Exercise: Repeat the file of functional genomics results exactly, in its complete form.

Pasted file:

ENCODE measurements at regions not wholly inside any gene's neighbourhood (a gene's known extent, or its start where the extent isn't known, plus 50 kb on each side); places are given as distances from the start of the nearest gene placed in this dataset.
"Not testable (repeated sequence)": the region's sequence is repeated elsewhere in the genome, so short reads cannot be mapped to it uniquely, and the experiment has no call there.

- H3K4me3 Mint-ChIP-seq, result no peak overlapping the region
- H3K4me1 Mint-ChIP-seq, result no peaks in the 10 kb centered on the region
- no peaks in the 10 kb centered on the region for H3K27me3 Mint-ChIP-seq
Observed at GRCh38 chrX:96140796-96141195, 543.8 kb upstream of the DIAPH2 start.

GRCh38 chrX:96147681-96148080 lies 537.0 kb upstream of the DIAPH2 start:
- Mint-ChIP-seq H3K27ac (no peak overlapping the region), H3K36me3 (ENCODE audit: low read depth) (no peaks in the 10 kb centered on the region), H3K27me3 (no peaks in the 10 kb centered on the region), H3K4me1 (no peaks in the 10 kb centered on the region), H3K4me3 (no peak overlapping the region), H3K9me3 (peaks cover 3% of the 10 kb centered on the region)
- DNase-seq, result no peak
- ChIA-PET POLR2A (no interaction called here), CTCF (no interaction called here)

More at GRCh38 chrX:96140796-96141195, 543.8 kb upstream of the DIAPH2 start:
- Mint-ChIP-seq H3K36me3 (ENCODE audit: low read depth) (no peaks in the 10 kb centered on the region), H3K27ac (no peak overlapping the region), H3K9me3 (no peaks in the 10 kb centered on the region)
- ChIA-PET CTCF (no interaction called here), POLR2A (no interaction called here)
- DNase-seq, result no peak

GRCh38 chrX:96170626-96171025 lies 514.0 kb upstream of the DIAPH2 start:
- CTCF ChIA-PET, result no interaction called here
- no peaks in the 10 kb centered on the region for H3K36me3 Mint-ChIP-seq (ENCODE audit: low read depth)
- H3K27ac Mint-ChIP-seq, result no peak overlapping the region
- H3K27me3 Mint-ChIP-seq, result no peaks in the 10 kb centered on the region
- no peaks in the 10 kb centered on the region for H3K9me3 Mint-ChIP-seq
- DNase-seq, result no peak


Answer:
ENCODE measurements at regions not wholly inside any gene's neighbourhood (a gene's known extent, or its start where the extent isn't known, plus 50 kb on each side); places are given as distances from the start of the nearest gene placed in this dataset.
"Not testable (repeated sequence)": the region's sequence is repeated elsewhere in the genome, so short reads cannot be mapped to it uniquely, and the experiment has no call there.

- H3K4me3 Mint-ChIP-seq, result no peak overlapping the region
- H3K4me1 Mint-ChIP-seq, result no peaks in the 10 kb centered on the region
- no peaks in the 10 kb centered on the region for H3K27me3 Mint-ChIP-seq
Observed at GRCh38 chrX:96140796-96141195, 543.8 kb upstream of the DIAPH2 start.

GRCh38 chrX:96147681-96148080 lies 537.0 kb upstream of the DIAPH2 start:
- Mint-ChIP-seq H3K27ac (no peak overlapping the region), H3K36me3 (ENCODE audit: low read depth) (no peaks in the 10 kb centered on the region), H3K27me3 (no peaks in the 10 kb centered on the region), H3K4me1 (no peaks in the 10 kb centered on the region), H3K4me3 (no peak overlapping the region), H3K9me3 (peaks cover 3% of the 10 kb centered on the region)
- DNase-seq, result no peak
- ChIA-PET POLR2A (no interaction called here), CTCF (no interaction called here)

More at GRCh38 chrX:96140796-96141195, 543.8 kb upstream of the DIAPH2 start:
- Mint-ChIP-seq H3K36me3 (ENCODE audit: low read depth) (no peaks in the 10 kb centered on the region), H3K27ac (no peak overlapping the region), H3K9me3 (no peaks in the 10 kb centered on the region)
- ChIA-PET CTCF (no interaction called here), POLR2A (no interaction called here)
- DNase-seq, result no peak

GRCh38 chrX:96170626-96171025 lies 514.0 kb upstream of the DIAPH2 start:
- CTCF ChIA-PET, result no interaction called here
- no peaks in the 10 kb centered on the region for H3K36me3 Mint-ChIP-seq (ENCODE audit: low read depth)
- H3K27ac Mint-ChIP-seq, result no peak overlapping the region
- H3K27me3 Mint-ChIP-seq, result no peaks in the 10 kb centered on the region
- no peaks in the 10 kb centered on the region for H3K9me3 Mint-ChIP-seq
- DNase-seq, result no peak